Image: Biosecurity Queensland
Efforts are still underway to locate and capture a two metre South American boa constrictor caught and inadvertently released in nearby bushland.
Police say officers were called to the Esplanade at Surfers Paradise on 26 March 2015 in response to reports of a large snake spotted on a footpath at the base of a tree. The officers subsequently released the reptile into bushland at the Southport Spit.
Since then, Biosecurity Queensland has been working collaboratively with Australian and overseas experts to refine and expand their response capabilities to locate the boa constrictor. The response is being led by Duncan Swan, Principal Biosecurity Officer for Biosecurity Queensland.
Dozens of biosecurity officers and officers from the City of Gold Coast have combed the bushland since searching commenced. “Signs have been erected around the area to warn the public, and help them identify and report the snake should they see it” said Swan.
However, finding the snake will not be an easy task.
“Boa Constrictors have extremely low individual detection rates, and are very difficult to find” said Dr. Robert Reed, Chief of US Geological Survey (USGS) Invasive Species Branch, collaborator and Florida invasive snake researcher. “It is impossible to know how long the snake has been out there. The invasive boa population in Miami has persisted for 30 years in a park smaller than the bushland area on the spit, with only a few individuals captured per year. They can easily reach adulthood in a small wild area without ever being detected.”
“The biggest boa I’ve ever seen weighed more than 40 kg and lived undetected for 3 years on a small, built-up island in the Florida Keys” reports Reed. They’re amazingly good at staying hidden for a long time, even in built up areas”.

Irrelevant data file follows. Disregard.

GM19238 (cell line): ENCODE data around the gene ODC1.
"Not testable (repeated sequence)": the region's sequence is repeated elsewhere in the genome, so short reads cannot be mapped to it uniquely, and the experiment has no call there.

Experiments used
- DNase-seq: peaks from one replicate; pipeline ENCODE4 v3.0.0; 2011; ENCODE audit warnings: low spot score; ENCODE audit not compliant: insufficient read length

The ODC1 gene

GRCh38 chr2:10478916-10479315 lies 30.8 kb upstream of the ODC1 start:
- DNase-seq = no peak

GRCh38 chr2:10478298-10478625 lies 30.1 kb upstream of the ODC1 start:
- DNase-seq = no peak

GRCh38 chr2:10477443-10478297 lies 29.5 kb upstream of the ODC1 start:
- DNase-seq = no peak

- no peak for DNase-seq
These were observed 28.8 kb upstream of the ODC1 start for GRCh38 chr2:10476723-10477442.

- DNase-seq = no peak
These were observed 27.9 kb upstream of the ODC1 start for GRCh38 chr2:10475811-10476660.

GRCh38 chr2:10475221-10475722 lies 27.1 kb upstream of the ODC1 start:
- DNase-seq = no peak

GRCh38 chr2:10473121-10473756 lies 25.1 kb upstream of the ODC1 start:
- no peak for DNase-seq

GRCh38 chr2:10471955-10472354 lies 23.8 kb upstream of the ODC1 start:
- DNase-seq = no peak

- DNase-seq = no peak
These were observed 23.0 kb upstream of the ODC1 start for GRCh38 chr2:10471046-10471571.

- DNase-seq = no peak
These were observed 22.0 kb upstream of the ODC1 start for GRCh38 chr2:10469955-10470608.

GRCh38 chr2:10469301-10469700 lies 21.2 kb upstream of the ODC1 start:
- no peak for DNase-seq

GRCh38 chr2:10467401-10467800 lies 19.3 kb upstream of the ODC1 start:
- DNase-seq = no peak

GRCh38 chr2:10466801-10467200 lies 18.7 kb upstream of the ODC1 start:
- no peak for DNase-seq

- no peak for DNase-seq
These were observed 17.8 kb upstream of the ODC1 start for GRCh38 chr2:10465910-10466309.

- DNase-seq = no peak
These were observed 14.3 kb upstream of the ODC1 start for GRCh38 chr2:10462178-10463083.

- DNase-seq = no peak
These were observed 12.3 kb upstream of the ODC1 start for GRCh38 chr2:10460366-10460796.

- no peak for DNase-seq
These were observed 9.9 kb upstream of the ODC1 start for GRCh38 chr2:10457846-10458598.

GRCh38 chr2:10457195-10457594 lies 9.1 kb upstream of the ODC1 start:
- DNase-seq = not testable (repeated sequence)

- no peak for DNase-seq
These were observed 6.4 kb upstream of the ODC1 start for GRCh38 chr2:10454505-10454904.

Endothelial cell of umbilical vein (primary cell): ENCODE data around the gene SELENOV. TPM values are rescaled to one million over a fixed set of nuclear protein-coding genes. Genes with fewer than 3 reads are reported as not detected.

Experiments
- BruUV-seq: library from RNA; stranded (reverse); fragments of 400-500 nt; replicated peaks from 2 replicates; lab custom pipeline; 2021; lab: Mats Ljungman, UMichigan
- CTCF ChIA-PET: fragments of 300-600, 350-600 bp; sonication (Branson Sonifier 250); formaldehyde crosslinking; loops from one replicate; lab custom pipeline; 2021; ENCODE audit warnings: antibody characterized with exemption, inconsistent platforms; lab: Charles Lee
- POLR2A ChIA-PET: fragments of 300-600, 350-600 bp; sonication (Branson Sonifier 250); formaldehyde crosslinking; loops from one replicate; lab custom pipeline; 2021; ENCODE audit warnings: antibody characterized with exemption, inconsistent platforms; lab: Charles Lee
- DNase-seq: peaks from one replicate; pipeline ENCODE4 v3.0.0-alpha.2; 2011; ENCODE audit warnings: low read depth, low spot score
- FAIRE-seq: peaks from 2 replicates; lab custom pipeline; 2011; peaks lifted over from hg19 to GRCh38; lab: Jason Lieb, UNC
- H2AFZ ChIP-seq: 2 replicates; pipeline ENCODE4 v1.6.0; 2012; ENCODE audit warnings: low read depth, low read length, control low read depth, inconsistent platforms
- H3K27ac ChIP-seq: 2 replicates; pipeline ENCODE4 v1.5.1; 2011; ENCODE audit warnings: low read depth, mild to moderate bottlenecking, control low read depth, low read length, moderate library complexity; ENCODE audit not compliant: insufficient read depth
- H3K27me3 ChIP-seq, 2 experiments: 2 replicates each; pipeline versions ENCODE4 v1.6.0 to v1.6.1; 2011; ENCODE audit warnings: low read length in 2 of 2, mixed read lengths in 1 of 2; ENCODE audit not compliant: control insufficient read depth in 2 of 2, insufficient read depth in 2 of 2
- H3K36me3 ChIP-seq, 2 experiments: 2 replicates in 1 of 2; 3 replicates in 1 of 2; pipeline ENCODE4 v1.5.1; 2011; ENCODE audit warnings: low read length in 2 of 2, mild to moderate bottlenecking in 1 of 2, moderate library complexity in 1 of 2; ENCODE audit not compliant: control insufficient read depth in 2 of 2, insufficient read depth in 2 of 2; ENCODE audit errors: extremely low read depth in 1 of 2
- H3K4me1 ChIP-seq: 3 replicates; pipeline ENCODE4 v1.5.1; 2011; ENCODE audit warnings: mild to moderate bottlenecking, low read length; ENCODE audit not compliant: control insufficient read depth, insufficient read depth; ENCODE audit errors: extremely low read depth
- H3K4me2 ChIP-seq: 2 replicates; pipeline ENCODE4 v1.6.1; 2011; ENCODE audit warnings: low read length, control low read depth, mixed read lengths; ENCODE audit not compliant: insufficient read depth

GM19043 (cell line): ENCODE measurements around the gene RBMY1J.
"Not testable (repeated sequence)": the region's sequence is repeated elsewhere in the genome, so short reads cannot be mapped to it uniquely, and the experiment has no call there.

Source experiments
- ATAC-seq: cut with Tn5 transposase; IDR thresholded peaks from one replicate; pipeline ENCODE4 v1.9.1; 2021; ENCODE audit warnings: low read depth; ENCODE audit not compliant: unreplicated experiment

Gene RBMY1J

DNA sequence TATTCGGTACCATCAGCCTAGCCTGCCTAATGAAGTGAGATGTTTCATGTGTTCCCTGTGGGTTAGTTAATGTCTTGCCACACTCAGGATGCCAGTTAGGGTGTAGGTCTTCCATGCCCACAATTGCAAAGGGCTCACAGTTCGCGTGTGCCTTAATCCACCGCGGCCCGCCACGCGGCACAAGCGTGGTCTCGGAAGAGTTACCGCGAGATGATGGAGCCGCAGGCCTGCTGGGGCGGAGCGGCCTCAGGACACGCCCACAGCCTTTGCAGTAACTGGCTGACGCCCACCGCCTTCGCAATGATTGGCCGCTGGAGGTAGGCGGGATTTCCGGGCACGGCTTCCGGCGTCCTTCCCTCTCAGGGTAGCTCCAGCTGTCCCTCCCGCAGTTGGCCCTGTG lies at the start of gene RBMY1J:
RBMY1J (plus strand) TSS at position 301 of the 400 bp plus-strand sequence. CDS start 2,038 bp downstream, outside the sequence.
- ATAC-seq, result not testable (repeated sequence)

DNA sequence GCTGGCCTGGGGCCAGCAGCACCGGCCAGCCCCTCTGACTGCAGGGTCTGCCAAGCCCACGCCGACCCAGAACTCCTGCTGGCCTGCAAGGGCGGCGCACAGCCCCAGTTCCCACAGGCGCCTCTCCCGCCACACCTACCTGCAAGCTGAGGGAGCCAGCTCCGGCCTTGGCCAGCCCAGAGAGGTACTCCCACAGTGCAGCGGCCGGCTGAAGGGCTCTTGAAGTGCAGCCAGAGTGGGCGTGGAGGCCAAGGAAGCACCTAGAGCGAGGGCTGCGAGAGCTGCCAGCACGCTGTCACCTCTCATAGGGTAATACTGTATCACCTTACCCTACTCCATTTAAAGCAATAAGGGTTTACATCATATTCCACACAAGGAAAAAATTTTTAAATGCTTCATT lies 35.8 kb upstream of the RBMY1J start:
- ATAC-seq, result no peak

According to Dr. Michelle Christy, National Incursion Response Facilitator for Invasive Animals CRC, there is no doubt the snake was either illegally brought to Australia or captive-bred as part of the black market pet trade. However, it is impossible to know at this stage if the boa has recently been released or has been at large for a long time.
And don’t think that because this is a single individual, there is no risk.
A single pregnant female is capable of starting a new population. In fact, the rapidly spreading population in Puerto Rico was almost certainly started by a few young from a single litter.
The response is not just about finding this particular individual. It is also to determine whether the observation is the first sign of a developing population in the area. As Dr. Reed points out, “when dealing with snakes with a very low likelihood of detection, seeing a single animal is worthy of mounting a response”.